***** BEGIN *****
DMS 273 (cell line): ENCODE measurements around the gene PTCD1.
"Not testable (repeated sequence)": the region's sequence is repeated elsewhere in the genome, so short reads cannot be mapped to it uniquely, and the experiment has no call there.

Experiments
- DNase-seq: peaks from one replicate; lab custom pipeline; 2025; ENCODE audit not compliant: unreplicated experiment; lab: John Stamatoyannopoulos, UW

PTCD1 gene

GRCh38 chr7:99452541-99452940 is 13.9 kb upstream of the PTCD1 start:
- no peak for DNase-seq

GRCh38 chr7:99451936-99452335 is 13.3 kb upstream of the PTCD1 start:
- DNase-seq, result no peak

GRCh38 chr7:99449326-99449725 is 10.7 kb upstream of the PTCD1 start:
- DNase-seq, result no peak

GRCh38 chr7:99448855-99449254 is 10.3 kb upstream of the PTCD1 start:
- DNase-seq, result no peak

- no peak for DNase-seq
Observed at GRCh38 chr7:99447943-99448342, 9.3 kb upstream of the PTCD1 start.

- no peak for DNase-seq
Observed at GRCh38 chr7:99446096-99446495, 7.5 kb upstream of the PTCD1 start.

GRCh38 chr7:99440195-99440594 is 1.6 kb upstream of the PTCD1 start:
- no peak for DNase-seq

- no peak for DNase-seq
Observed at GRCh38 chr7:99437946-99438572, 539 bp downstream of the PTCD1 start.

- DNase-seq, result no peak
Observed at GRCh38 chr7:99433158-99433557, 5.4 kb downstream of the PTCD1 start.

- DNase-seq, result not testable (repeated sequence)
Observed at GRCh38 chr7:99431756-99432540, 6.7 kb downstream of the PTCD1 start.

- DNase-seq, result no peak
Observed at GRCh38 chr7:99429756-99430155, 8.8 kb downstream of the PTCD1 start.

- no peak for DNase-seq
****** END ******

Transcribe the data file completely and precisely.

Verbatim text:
DMS 273 (cell line): ENCODE measurements around the gene PTCD1.
"Not testable (repeated sequence)": the region's sequence is repeated elsewhere in the genome, so short reads cannot be mapped to it uniquely, and the experiment has no call there.

Experiments
- DNase-seq: peaks from one replicate; lab custom pipeline; 2025; ENCODE audit not compliant: unreplicated experiment; lab: John Stamatoyannopoulos, UW

PTCD1 gene

GRCh38 chr7:99452541-99452940 is 13.9 kb upstream of the PTCD1 start:
- no peak for DNase-seq

GRCh38 chr7:99451936-99452335 is 13.3 kb upstream of the PTCD1 start:
- DNase-seq, result no peak

GRCh38 chr7:99449326-99449725 is 10.7 kb upstream of the PTCD1 start:
- DNase-seq, result no peak

GRCh38 chr7:99448855-99449254 is 10.3 kb upstream of the PTCD1 start:
- DNase-seq, result no peak

- no peak for DNase-seq
Observed at GRCh38 chr7:99447943-99448342, 9.3 kb upstream of the PTCD1 start.

- no peak for DNase-seq
Observed at GRCh38 chr7:99446096-99446495, 7.5 kb upstream of the PTCD1 start.

GRCh38 chr7:99440195-99440594 is 1.6 kb upstream of the PTCD1 start:
- no peak for DNase-seq

- no peak for DNase-seq
Observed at GRCh38 chr7:99437946-99438572, 539 bp downstream of the PTCD1 start.

- DNase-seq, result no peak
Observed at GRCh38 chr7:99433158-99433557, 5.4 kb downstream of the PTCD1 start.

- DNase-seq, result not testable (repeated sequence)
Observed at GRCh38 chr7:99431756-99432540, 6.7 kb downstream of the PTCD1 start.

- DNase-seq, result no peak
Observed at GRCh38 chr7:99429756-99430155, 8.8 kb downstream of the PTCD1 start.

- no peak for DNase-seq